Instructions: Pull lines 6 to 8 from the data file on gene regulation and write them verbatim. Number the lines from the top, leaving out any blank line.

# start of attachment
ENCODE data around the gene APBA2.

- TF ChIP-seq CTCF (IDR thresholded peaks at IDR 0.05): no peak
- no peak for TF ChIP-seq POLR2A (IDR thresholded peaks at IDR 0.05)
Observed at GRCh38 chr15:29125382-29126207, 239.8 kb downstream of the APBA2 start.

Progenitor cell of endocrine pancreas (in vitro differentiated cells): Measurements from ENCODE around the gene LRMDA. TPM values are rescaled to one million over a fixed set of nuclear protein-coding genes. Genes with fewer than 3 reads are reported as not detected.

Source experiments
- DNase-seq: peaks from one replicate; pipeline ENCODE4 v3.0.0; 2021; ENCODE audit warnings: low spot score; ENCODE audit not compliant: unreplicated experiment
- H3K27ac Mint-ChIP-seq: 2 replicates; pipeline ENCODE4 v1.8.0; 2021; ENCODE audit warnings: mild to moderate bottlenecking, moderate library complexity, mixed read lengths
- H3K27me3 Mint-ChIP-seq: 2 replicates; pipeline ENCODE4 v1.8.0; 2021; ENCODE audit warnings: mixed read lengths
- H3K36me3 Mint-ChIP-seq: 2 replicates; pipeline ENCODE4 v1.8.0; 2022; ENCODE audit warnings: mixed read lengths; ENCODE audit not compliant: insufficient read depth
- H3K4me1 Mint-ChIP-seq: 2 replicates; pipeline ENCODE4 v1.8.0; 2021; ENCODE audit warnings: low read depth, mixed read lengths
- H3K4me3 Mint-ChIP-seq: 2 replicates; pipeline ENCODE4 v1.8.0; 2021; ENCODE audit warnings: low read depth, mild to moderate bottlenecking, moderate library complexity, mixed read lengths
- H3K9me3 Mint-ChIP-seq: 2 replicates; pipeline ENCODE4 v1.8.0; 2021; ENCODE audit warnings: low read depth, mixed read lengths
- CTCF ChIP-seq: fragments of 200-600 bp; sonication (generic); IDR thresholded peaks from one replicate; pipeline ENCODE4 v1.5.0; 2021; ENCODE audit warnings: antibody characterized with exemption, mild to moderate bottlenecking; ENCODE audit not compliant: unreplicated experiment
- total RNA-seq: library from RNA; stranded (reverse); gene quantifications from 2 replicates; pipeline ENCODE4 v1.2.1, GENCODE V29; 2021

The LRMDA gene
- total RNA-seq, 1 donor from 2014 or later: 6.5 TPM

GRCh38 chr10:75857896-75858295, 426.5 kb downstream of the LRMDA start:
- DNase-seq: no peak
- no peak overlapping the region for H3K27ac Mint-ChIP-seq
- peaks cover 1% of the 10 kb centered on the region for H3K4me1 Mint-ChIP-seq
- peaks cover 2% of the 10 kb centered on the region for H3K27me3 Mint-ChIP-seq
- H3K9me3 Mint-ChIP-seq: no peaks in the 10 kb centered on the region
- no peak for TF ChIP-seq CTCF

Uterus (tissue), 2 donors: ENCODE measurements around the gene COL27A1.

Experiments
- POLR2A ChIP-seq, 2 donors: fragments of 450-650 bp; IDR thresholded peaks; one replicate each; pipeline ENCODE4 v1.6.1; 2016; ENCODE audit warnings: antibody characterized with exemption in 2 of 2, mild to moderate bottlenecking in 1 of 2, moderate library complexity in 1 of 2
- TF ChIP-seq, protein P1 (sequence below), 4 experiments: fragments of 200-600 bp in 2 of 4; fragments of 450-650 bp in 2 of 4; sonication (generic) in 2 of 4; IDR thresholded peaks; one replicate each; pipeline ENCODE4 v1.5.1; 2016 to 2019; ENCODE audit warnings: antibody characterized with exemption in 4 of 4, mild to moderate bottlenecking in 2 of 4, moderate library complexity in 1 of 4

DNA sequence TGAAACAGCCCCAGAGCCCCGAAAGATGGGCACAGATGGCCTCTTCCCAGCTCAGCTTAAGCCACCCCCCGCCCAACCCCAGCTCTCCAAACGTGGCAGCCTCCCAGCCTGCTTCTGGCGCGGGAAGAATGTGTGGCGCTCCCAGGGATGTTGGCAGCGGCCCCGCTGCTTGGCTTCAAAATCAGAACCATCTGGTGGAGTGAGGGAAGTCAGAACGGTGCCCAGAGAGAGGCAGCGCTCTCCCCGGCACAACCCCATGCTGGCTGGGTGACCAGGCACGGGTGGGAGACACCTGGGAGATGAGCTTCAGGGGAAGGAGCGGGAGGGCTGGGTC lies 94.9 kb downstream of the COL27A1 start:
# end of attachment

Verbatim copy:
Source experiments
- DNase-seq: peaks from one replicate; pipeline ENCODE4 v3.0.0; 2021; ENCODE audit warnings: low spot score; ENCODE audit not compliant: unreplicated experiment
- H3K27ac Mint-ChIP-seq: 2 replicates; pipeline ENCODE4 v1.8.0; 2021; ENCODE audit warnings: mild to moderate bottlenecking, moderate library complexity, mixed read lengths